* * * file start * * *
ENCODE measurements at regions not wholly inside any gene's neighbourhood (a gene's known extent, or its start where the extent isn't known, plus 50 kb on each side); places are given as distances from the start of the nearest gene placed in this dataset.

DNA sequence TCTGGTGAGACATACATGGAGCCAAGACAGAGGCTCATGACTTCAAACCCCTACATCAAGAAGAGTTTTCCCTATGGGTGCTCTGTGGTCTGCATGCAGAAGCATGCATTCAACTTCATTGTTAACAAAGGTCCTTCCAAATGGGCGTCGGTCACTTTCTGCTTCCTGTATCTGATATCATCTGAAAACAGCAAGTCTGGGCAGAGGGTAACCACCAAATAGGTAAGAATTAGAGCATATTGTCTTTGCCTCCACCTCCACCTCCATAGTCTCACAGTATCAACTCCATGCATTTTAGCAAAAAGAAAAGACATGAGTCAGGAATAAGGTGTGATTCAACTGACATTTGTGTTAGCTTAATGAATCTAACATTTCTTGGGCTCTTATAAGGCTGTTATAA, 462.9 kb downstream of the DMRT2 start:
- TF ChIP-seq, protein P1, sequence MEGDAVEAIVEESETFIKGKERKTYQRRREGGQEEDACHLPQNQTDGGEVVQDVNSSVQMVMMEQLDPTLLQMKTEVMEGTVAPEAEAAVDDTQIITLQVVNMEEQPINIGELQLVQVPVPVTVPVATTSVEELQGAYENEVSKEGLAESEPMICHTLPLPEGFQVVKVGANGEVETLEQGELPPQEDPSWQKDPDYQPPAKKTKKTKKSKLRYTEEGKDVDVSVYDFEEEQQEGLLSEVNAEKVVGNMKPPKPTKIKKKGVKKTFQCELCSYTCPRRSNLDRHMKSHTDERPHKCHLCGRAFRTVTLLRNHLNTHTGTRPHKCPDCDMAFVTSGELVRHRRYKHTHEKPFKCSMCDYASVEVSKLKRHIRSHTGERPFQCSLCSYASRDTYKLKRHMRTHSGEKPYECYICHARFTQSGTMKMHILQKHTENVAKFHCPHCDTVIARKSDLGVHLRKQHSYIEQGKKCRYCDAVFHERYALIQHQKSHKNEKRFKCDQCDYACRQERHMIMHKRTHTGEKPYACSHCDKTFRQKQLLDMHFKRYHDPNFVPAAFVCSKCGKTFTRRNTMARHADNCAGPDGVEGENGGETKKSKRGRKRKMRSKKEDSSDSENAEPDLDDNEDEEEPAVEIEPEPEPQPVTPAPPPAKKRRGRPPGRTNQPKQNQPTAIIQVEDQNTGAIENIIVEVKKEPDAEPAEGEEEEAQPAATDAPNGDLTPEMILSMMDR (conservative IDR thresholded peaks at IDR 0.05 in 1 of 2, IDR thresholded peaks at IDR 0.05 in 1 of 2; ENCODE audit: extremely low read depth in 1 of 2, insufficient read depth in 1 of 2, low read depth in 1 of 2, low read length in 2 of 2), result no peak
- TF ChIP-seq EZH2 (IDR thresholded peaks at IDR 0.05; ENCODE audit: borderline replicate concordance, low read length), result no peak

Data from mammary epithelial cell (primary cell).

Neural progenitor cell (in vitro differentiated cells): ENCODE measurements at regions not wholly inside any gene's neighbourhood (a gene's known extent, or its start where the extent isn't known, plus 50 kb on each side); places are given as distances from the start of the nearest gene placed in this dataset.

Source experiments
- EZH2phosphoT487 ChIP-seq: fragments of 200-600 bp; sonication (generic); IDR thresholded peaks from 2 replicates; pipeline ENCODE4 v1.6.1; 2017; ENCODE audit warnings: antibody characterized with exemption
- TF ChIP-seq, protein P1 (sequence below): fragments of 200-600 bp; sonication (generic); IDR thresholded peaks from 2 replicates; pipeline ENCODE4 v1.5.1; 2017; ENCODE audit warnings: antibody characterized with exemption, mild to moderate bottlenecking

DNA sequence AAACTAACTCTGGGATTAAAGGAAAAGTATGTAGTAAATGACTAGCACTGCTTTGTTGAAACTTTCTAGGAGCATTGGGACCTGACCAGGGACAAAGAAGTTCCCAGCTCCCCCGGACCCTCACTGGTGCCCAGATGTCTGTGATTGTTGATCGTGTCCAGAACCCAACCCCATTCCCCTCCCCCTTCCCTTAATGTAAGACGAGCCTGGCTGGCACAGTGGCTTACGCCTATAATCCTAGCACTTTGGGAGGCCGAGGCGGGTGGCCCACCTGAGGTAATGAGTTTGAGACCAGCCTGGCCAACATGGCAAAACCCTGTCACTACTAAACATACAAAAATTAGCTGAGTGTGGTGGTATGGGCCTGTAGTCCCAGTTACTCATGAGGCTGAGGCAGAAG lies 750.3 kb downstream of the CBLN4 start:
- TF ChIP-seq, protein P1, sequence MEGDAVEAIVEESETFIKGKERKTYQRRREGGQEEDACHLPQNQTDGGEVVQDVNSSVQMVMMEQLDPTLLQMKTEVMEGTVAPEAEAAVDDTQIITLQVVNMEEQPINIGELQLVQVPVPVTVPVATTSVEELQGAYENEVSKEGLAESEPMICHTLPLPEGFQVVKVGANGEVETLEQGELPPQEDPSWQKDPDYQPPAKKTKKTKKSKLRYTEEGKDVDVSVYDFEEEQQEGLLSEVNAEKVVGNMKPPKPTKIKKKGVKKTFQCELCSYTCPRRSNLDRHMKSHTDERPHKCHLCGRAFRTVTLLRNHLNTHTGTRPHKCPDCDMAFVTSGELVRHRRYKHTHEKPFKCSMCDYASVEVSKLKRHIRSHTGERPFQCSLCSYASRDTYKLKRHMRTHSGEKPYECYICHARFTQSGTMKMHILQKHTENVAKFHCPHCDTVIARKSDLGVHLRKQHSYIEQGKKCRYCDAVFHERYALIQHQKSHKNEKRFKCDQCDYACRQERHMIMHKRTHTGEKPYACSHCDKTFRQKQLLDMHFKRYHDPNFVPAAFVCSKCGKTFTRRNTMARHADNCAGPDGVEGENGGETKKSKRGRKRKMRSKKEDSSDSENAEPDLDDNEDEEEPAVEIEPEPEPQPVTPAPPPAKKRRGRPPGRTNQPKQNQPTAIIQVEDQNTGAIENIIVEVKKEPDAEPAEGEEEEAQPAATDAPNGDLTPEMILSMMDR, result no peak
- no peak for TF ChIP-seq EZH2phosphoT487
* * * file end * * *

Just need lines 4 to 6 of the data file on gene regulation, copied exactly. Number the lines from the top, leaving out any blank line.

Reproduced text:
- TF ChIP-seq EZH2 (IDR thresholded peaks at IDR 0.05; ENCODE audit: borderline replicate concordance, low read length), result no peak

Data from mammary epithelial cell (primary cell).

Neural progenitor cell (in vitro differentiated cells): ENCODE measurements at regions not wholly inside any gene's neighbourhood (a gene's known extent, or its start where the extent isn't known, plus 50 kb on each side); places are given as distances from the start of the nearest gene placed in this dataset.